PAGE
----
Auburn’s showcase of a rich athletic history is located off the lobby area of the Auburn Athletic Complex. Opened in April 1996, the John B. Lovelace Museum and Hall of Honor features displays and interactive exhibits which takes visitors from the training table to the Olympic games with Auburn athletes past and present. The museum is open during regular business hours, from 9 a.m. to 5 p.m. on Saturdays and during most campus Auburn athletic events. Admission is free.
Frank Lupton, a halfback and captain of the 1892 football squad, scored the first touchdown and kicked the first conversion in Auburn football history in a 10-0 Auburn victory over Georgia on Feb. 20, 1892.
There is only one ... Tigers. The is no such thing as an Auburn War Eagle, an Auburn Plainsman or Plainsmen or an Auburn Lady Tiger. It is simply Tigers. “War Eagle” is a battle cry.
With starting quarterback Stan White lying in pain on the turf of Jordan-Hare Stadium and Auburn’s undefeated season hanging in the balance against Alabama in 1993, sophomore quarterback Patrick Nix was summoned to the huddle to face a 4th-and-15 at the Alabama 35-yard line with Auburn trailing 14-5 and 6:09 left on the third quarter clock. Offensive coordinator Tommy Bowden relayed the call to the sidelines and “278Z Takeoff” would become a part of Auburn football lore. Nix, without a chance to loosen up, hung the ball up and receiver Frank Sanders pulled it down for a touchdown. Auburn went on to win 22-14.
Auburn players have won two. Zeke Smith won the first in 1958, Tracy Rocker the second in 1988. Rocker made it a clean sweep in 1988 by also winning the Lombardi Award.
“Phantom of Union Springs”
Jimmy Hitchcock was Auburn’s first football All-American. The “Phantom of Union Springs” was also a baseball All-American who later returned to coach and hold a position on the Auburn University Board of Trustees. Auburn’s baseball facility, Hitchcock Field at Plainsman Park, is named in honor of Jimmy and Billy Hitchcock, brothers who made a lasting impact on Auburn.
Those who witnessed Auburn’s 30-26 victory over LSU in 1994 saw one of the most bizarre finishes ever to a college football game. With LSU leading 23-9 going into the fourth quarter, Auburn safety Ken Alvis picked off an LSU pass and rambled 42 yards for a touchdown. Before the final horn had sounded Fred Smith followed suit for 32 yards and a score, then Brian Robinson returned yet another pickoff for a 41-yard TD. In all, the Tigers intercepted five LSU passes in the fourth quarter to keep a 14-game winning streak alive.
The site of the first Auburn football game on Feb. 20, 1892 in Atlanta. Auburn defeated Georgia, 10-0, in that game, kicking off the oldest rivalry in the South. The Auburn and Georgia athletic departments held a joint ceremony at Piedmont Park on February 20, 1992 to kick off the 100-year anniversary of football at both universities.
Petrie, Dr. George
Dr. George Petrie, a faculty member in the Agricultural and Mechanical College in 1892, organized and was the coach of Auburn’s first football team.
Maybe the most famous and easily the most talked about Auburn-Alabama football game. Trailing 16-0 heading into the fourth quarter in the 1972 contest, Auburn got a field goal from Gardner Jett. Then lightning struck — twice. Bill Newton blocked an Alabama punt and David Langner returned it 25 yards for an Auburn touchdown. Three minutes later Newton blocked another punt and Langner ran 20 yards for the score.
There are only three at Auburn; Pat Sullivan’s 7, Terry Beasley’s 88 and Bo Jackson’s 34. Sullivan and Beasley’s jerseys were retired following Sullivan’s 1971 Heisman Trophy season and Jackson’s jersey was retired as part of Auburn’s football centennial celebration in 1992.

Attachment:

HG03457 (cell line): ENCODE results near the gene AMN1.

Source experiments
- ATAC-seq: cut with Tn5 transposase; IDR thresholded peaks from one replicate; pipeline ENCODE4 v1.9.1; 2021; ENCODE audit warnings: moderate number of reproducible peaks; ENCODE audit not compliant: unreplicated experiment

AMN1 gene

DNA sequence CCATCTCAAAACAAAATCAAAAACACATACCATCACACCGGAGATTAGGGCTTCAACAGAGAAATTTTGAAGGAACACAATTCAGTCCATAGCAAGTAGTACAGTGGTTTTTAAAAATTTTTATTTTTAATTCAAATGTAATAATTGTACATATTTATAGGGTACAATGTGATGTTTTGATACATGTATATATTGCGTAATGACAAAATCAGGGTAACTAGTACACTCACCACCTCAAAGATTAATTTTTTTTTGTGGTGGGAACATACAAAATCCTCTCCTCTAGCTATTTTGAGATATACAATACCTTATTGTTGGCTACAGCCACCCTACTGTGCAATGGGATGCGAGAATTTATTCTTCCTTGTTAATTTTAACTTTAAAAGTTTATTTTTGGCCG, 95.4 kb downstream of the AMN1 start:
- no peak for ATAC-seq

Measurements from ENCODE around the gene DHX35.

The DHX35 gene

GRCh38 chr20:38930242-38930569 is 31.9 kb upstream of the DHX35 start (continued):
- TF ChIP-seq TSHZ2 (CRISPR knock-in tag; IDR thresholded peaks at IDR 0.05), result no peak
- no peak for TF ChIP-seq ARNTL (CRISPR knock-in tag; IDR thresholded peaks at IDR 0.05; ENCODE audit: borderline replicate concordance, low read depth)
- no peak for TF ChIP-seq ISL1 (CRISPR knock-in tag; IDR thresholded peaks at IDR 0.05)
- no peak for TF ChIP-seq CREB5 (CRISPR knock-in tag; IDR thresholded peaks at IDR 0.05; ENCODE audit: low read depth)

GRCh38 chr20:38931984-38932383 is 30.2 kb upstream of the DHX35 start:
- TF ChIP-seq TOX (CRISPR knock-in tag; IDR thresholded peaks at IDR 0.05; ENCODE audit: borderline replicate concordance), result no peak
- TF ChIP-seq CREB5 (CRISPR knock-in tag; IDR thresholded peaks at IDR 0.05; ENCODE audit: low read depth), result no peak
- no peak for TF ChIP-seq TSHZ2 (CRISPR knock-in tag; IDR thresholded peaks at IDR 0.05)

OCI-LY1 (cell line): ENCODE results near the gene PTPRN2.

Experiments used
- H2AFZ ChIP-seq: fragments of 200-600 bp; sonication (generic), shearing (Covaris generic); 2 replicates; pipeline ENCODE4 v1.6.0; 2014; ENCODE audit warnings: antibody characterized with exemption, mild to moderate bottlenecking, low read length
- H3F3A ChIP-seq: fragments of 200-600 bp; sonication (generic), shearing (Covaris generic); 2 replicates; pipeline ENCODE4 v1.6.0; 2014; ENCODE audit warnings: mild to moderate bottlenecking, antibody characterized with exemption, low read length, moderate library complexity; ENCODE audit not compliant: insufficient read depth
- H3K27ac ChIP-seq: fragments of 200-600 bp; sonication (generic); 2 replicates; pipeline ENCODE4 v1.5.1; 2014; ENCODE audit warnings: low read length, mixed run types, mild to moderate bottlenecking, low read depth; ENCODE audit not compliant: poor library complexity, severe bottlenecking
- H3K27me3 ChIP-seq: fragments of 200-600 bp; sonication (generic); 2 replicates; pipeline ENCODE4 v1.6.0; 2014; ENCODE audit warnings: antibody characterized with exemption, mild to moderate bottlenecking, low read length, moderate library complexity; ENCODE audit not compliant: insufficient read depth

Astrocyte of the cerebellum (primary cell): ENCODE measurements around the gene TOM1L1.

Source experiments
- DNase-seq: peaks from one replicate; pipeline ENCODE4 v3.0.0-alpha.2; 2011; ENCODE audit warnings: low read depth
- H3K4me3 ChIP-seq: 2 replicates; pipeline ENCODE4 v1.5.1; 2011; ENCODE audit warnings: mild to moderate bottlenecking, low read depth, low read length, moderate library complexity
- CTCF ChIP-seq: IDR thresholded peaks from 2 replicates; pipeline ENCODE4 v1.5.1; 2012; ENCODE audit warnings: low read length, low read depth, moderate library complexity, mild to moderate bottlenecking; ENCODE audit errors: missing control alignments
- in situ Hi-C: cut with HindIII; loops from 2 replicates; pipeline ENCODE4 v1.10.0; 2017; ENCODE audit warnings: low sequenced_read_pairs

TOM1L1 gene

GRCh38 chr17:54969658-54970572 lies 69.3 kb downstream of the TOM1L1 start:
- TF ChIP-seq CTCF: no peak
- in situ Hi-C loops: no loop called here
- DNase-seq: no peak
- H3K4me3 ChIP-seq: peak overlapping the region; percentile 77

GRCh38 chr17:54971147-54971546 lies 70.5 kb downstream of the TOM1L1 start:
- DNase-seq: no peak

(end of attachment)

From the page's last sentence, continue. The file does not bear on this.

Auburn’s most prolific passing combination. From 1969 to 1971 Pat Sullivan and Terry Beasley connected for more than 2,500 passing yards and nearly 30 touchdowns. Thirty-one years after the end of their careers, both Sullivan and Beasley still hold Auburn’s career passing and receiving records, respectively.
The name of Auburn’s golden eagle mascot. Not to be confused with “Tigers”, which is the correct and only nickname for Auburn athletic teams.
An Auburn tradition which began in the early 1960s when Auburn players would walk from Sewell Hall to the football stadium and fans would line Donahue Drive to wish them well. Over the years the Tiger Walk has grown into a major part of game day at Auburn, so much so that it is listed on the players’ game weekend itinerary. The largest Tiger Walk is believed to have taken place prior to the 1989 Alabama game when more than 20,000 well wishers lined the street. Every Tiger Walk prior to home games draws thousands and over the last couple of years the Tiger Walk has become a standard as Auburn football players enter stadiums on the road. Tiger Walk is two hours before kickoff for every game.
The center of town, where the Auburn University campus meets the City of Auburn. Toomer’s Corner, where College Street intersects Magnolia Avenue, has long been the gathering place for Auburn athletic celebrations. After any football win, and significant victories in other sports, Auburn students and citizens alike join forces to “roll” the trees (and anything else that doesn’t move) at Toomer’s Corner with toilet tissue. Celebrations after significant football victories can go on for hours and leave the heart of town looking like a blizzard passed through.
Toomer’s Drug Store
An Auburn landmark at the corner of College and Magnolia reputed to serve the best lemonade in the country. It is Auburn legend that John Heisman used to frequent Toomer’s Drugs for a taste of the now famous lemonade.
Auburn has a long and storied past of football walkons who have gone on to very successful football careers. One success story belongs to former All-Pro defensive end Kevin Greene. After being cut once, Greene walked on at Auburn a second time and made the team. He went on to play 15 seasons in the NFL.
Auburn’s battle cry, not Auburn’s nickname. There are several legends concerning the origin of the War Eagle battle cry, dating back to 1864 and the Civil War at the Battle of the Wilderness in Virginia. For a more detailed account refer to page 30 in this edition of the Auburn Football Media Guide.